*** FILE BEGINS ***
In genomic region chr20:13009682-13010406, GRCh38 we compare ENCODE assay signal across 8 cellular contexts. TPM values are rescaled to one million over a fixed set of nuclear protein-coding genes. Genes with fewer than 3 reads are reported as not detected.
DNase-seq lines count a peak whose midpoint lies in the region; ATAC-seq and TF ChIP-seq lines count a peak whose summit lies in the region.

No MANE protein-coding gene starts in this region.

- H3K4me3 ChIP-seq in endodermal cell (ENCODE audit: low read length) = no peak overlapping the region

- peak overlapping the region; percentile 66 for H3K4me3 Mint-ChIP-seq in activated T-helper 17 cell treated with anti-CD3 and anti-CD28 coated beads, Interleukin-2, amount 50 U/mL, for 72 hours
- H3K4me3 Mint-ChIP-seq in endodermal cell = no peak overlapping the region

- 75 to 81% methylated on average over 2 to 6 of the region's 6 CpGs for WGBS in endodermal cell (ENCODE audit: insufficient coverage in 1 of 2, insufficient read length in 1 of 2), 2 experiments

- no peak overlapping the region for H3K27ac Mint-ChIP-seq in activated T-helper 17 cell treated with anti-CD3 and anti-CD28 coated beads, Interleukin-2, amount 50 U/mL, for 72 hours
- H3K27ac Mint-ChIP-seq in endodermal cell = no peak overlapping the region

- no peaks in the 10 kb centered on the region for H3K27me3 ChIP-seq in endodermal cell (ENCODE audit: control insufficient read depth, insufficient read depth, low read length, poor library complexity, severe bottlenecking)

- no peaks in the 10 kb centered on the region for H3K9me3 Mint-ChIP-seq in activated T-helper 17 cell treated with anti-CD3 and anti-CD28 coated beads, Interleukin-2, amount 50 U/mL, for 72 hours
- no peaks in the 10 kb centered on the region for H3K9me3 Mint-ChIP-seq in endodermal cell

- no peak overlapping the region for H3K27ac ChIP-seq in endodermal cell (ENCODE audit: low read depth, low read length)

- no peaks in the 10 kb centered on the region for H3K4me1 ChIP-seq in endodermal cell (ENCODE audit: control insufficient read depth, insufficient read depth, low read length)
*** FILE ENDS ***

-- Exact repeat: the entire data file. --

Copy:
In genomic region chr20:13009682-13010406, GRCh38 we compare ENCODE assay signal across 8 cellular contexts. TPM values are rescaled to one million over a fixed set of nuclear protein-coding genes. Genes with fewer than 3 reads are reported as not detected.
DNase-seq lines count a peak whose midpoint lies in the region; ATAC-seq and TF ChIP-seq lines count a peak whose summit lies in the region.

No MANE protein-coding gene starts in this region.

- H3K4me3 ChIP-seq in endodermal cell (ENCODE audit: low read length) = no peak overlapping the region

- peak overlapping the region; percentile 66 for H3K4me3 Mint-ChIP-seq in activated T-helper 17 cell treated with anti-CD3 and anti-CD28 coated beads, Interleukin-2, amount 50 U/mL, for 72 hours
- H3K4me3 Mint-ChIP-seq in endodermal cell = no peak overlapping the region

- 75 to 81% methylated on average over 2 to 6 of the region's 6 CpGs for WGBS in endodermal cell (ENCODE audit: insufficient coverage in 1 of 2, insufficient read length in 1 of 2), 2 experiments

- no peak overlapping the region for H3K27ac Mint-ChIP-seq in activated T-helper 17 cell treated with anti-CD3 and anti-CD28 coated beads, Interleukin-2, amount 50 U/mL, for 72 hours
- H3K27ac Mint-ChIP-seq in endodermal cell = no peak overlapping the region

- no peaks in the 10 kb centered on the region for H3K27me3 ChIP-seq in endodermal cell (ENCODE audit: control insufficient read depth, insufficient read depth, low read length, poor library complexity, severe bottlenecking)

- no peaks in the 10 kb centered on the region for H3K9me3 Mint-ChIP-seq in activated T-helper 17 cell treated with anti-CD3 and anti-CD28 coated beads, Interleukin-2, amount 50 U/mL, for 72 hours
- no peaks in the 10 kb centered on the region for H3K9me3 Mint-ChIP-seq in endodermal cell

- no peak overlapping the region for H3K27ac ChIP-seq in endodermal cell (ENCODE audit: low read depth, low read length)

- no peaks in the 10 kb centered on the region for H3K4me1 ChIP-seq in endodermal cell (ENCODE audit: control insufficient read depth, insufficient read depth, low read length)